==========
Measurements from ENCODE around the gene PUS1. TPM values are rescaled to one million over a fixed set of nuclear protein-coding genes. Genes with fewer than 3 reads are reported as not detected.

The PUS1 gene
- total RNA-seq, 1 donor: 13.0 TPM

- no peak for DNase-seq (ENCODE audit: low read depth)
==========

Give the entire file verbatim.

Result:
Measurements from ENCODE around the gene PUS1. TPM values are rescaled to one million over a fixed set of nuclear protein-coding genes. Genes with fewer than 3 reads are reported as not detected.

The PUS1 gene
- total RNA-seq, 1 donor: 13.0 TPM

- no peak for DNase-seq (ENCODE audit: low read depth)